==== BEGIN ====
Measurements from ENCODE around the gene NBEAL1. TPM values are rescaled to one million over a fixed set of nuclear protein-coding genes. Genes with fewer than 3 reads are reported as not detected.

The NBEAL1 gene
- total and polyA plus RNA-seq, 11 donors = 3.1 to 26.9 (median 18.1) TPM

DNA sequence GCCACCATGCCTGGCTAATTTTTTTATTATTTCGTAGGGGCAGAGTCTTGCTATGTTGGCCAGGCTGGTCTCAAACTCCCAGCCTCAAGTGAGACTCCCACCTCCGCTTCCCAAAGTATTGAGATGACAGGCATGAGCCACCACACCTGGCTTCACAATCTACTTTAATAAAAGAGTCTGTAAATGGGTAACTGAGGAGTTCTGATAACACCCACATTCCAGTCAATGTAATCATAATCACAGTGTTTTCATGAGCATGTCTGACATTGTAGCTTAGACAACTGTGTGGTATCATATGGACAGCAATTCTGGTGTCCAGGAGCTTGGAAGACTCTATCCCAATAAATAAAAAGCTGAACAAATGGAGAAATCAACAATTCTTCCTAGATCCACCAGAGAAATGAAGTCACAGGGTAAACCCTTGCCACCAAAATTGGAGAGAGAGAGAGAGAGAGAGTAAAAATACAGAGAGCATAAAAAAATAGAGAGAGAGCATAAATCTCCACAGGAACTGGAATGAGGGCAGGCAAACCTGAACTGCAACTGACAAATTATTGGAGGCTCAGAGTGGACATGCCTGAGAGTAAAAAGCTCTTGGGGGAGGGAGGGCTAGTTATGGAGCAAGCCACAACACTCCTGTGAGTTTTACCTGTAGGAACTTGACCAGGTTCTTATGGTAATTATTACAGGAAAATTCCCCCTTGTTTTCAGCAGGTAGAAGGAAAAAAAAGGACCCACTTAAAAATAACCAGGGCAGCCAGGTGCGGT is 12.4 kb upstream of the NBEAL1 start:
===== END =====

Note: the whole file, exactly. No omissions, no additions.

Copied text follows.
Measurements from ENCODE around the gene NBEAL1. TPM values are rescaled to one million over a fixed set of nuclear protein-coding genes. Genes with fewer than 3 reads are reported as not detected.

The NBEAL1 gene
- total and polyA plus RNA-seq, 11 donors = 3.1 to 26.9 (median 18.1) TPM

DNA sequence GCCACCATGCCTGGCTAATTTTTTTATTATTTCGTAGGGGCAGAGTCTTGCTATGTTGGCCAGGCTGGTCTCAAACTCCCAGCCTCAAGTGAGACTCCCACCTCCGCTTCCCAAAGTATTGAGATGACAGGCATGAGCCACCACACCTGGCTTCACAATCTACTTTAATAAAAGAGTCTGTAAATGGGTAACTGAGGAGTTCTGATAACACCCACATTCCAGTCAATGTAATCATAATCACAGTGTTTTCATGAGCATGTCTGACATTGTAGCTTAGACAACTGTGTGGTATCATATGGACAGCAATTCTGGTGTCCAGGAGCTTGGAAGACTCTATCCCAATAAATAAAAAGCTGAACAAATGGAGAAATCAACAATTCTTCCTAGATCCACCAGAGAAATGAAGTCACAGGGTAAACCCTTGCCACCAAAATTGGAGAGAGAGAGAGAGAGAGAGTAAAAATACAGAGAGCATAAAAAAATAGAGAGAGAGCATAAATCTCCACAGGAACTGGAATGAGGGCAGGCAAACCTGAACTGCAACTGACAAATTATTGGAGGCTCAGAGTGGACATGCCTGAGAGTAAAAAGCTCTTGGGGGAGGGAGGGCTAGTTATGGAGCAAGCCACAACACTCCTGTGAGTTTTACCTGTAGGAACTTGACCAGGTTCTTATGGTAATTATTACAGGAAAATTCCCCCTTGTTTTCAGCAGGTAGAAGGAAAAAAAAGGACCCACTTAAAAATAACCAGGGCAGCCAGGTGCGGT is 12.4 kb upstream of the NBEAL1 start: